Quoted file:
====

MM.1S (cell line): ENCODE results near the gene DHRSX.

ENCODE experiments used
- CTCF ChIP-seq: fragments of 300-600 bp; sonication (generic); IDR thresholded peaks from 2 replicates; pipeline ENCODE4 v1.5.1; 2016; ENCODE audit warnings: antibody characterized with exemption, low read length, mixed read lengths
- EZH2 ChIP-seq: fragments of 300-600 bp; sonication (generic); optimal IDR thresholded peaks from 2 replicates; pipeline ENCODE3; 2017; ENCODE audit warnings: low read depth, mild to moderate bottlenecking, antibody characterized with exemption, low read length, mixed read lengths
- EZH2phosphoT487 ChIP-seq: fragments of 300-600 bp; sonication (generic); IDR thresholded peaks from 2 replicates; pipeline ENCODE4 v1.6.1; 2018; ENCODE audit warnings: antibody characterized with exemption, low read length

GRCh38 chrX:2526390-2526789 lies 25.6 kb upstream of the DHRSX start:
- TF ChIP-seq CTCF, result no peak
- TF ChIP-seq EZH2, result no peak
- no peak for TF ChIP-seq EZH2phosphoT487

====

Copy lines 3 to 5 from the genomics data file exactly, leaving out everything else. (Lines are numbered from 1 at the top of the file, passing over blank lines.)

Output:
- CTCF ChIP-seq: fragments of 300-600 bp; sonication (generic); IDR thresholded peaks from 2 replicates; pipeline ENCODE4 v1.5.1; 2016; ENCODE audit warnings: antibody characterized with exemption, low read length, mixed read lengths
- EZH2 ChIP-seq: fragments of 300-600 bp; sonication (generic); optimal IDR thresholded peaks from 2 replicates; pipeline ENCODE3; 2017; ENCODE audit warnings: low read depth, mild to moderate bottlenecking, antibody characterized with exemption, low read length, mixed read lengths
- EZH2phosphoT487 ChIP-seq: fragments of 300-600 bp; sonication (generic); IDR thresholded peaks from 2 replicates; pipeline ENCODE4 v1.6.1; 2018; ENCODE audit warnings: antibody characterized with exemption, low read length